What is the best way to cut the stem?
Cutting a piece off the stem of the flower is essential for its ability to absorb water and flower food, in order to develop in a natural way. Cutting also implies creating a wound, which could become infected. Blunt knives and cutting tools, and the resulting stem damage from their use, can lead to an explosive growth of micro-organisms in containers and vases. Therefore, the cleaner the cut, the better it is for the flower.
- Use a shape and clean tool, such as a knife or secateurs
- Disinfect and sharpen your tools at least on a daily basis.
- Cut at an angle of approximately 45°: the wound will be clean and smooth. If you cut the stem straight it flattens the stem too much and causes much more damage. Research has shown that when more than 50% of the stem is plugged up, it is detrimental to the flower’s life. Water absorption is slowed down too much which causes the leaves to wilt and the flowers to develop poorly.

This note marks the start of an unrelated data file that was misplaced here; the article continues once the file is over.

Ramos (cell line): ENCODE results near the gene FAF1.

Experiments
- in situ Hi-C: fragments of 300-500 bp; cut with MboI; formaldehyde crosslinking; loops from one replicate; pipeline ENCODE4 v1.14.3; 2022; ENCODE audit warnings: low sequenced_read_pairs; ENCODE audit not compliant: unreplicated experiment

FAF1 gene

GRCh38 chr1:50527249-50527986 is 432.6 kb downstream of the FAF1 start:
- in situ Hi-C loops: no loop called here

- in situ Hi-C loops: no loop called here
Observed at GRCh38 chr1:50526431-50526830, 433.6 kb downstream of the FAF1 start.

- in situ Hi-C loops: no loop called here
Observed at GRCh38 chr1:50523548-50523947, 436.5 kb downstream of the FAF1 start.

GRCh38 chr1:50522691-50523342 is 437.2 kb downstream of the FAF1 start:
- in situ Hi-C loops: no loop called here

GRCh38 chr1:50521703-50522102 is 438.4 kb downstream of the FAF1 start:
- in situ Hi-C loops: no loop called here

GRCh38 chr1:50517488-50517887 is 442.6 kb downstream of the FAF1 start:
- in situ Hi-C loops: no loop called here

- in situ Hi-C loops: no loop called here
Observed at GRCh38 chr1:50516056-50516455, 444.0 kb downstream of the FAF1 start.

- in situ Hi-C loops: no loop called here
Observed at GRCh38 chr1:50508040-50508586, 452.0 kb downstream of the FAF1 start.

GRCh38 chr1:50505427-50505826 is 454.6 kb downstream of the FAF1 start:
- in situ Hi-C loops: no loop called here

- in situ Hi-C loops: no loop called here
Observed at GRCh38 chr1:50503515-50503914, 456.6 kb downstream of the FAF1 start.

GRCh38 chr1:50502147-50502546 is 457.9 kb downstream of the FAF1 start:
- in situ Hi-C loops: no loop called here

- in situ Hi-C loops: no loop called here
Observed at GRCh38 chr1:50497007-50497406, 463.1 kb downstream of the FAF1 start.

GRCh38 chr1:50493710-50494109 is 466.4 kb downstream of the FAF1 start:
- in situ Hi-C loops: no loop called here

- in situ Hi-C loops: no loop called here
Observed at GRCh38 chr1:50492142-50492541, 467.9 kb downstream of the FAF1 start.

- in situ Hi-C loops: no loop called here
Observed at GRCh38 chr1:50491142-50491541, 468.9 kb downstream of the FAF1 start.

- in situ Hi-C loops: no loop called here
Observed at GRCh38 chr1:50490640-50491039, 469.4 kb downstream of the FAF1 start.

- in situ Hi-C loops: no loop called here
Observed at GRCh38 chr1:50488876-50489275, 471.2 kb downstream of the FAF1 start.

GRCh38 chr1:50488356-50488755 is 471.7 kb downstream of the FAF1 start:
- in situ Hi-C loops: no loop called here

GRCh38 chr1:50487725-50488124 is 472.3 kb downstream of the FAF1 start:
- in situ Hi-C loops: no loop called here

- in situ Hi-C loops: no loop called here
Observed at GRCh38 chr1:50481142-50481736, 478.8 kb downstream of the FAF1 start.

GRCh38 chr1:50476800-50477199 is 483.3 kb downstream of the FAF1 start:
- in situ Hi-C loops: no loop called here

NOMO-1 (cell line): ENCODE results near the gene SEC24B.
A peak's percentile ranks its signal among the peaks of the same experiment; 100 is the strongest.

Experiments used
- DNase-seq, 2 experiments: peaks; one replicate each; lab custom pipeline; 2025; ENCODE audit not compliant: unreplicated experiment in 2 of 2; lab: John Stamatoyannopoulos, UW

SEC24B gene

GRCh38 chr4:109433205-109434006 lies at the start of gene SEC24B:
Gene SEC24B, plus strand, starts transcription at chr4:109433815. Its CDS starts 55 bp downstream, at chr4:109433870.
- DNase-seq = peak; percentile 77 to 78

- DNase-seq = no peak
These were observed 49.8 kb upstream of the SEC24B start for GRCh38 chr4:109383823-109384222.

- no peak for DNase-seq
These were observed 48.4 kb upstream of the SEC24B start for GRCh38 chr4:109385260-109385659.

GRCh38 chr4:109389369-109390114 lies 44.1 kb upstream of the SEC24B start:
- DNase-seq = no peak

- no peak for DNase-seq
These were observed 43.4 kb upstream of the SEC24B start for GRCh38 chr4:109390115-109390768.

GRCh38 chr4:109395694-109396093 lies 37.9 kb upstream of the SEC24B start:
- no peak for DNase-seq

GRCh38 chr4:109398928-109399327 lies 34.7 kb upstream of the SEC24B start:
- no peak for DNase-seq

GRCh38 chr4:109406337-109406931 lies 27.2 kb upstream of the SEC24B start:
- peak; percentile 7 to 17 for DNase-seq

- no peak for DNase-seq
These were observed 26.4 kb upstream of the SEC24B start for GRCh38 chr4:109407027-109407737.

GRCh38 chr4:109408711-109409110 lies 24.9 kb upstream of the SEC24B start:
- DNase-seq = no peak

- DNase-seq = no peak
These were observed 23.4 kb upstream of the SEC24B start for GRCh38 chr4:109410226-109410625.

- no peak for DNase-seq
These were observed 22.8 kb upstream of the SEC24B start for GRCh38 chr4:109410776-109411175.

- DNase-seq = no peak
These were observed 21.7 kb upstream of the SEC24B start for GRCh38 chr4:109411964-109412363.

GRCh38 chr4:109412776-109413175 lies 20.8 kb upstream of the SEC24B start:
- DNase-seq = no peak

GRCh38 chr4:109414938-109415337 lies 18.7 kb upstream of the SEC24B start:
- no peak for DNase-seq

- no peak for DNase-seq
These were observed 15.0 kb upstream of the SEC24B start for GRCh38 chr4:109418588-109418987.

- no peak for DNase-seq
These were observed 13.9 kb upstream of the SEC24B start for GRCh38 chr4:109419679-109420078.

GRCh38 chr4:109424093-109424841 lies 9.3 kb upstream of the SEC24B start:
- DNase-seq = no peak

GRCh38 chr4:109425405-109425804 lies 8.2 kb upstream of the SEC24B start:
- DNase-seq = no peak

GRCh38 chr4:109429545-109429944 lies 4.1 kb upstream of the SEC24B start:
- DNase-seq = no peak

- General advice is to remove 2-5 cm. This is only sufficient if the flowers have been out the water for about 30 minutes. Otherwise, best is to cut off 5-10 cm, as this completely removes all contamination that may be present.
Note: it is a myth that a long, slanted cut surface opens more vessels and improves water absorption. This dates back to the time when flower food was not available and water absorption with only tap water in containers and vases was laborious.